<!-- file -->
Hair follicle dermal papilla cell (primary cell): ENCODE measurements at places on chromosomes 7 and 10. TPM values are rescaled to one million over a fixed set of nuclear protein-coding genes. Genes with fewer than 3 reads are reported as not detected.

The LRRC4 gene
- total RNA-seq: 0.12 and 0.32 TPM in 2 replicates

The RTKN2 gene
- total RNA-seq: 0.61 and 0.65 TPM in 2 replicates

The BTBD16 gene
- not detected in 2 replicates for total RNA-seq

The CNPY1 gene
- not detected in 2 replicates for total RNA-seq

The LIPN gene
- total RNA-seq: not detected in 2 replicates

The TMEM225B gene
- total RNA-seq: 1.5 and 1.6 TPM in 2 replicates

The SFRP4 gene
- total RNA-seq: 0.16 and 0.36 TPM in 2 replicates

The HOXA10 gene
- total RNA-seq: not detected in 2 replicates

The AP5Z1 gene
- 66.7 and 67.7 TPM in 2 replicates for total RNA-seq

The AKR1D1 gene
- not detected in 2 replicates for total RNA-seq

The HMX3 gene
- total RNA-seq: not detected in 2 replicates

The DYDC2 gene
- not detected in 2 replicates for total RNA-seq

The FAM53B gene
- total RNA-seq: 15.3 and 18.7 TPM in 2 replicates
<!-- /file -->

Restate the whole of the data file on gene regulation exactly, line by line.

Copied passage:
Hair follicle dermal papilla cell (primary cell): ENCODE measurements at places on chromosomes 7 and 10. TPM values are rescaled to one million over a fixed set of nuclear protein-coding genes. Genes with fewer than 3 reads are reported as not detected.

The LRRC4 gene
- total RNA-seq: 0.12 and 0.32 TPM in 2 replicates

The RTKN2 gene
- total RNA-seq: 0.61 and 0.65 TPM in 2 replicates

The BTBD16 gene
- not detected in 2 replicates for total RNA-seq

The CNPY1 gene
- not detected in 2 replicates for total RNA-seq

The LIPN gene
- total RNA-seq: not detected in 2 replicates

The TMEM225B gene
- total RNA-seq: 1.5 and 1.6 TPM in 2 replicates

The SFRP4 gene
- total RNA-seq: 0.16 and 0.36 TPM in 2 replicates

The HOXA10 gene
- total RNA-seq: not detected in 2 replicates

The AP5Z1 gene
- 66.7 and 67.7 TPM in 2 replicates for total RNA-seq

The AKR1D1 gene
- not detected in 2 replicates for total RNA-seq

The HMX3 gene
- total RNA-seq: not detected in 2 replicates

The DYDC2 gene
- not detected in 2 replicates for total RNA-seq

The FAM53B gene
- total RNA-seq: 15.3 and 18.7 TPM in 2 replicates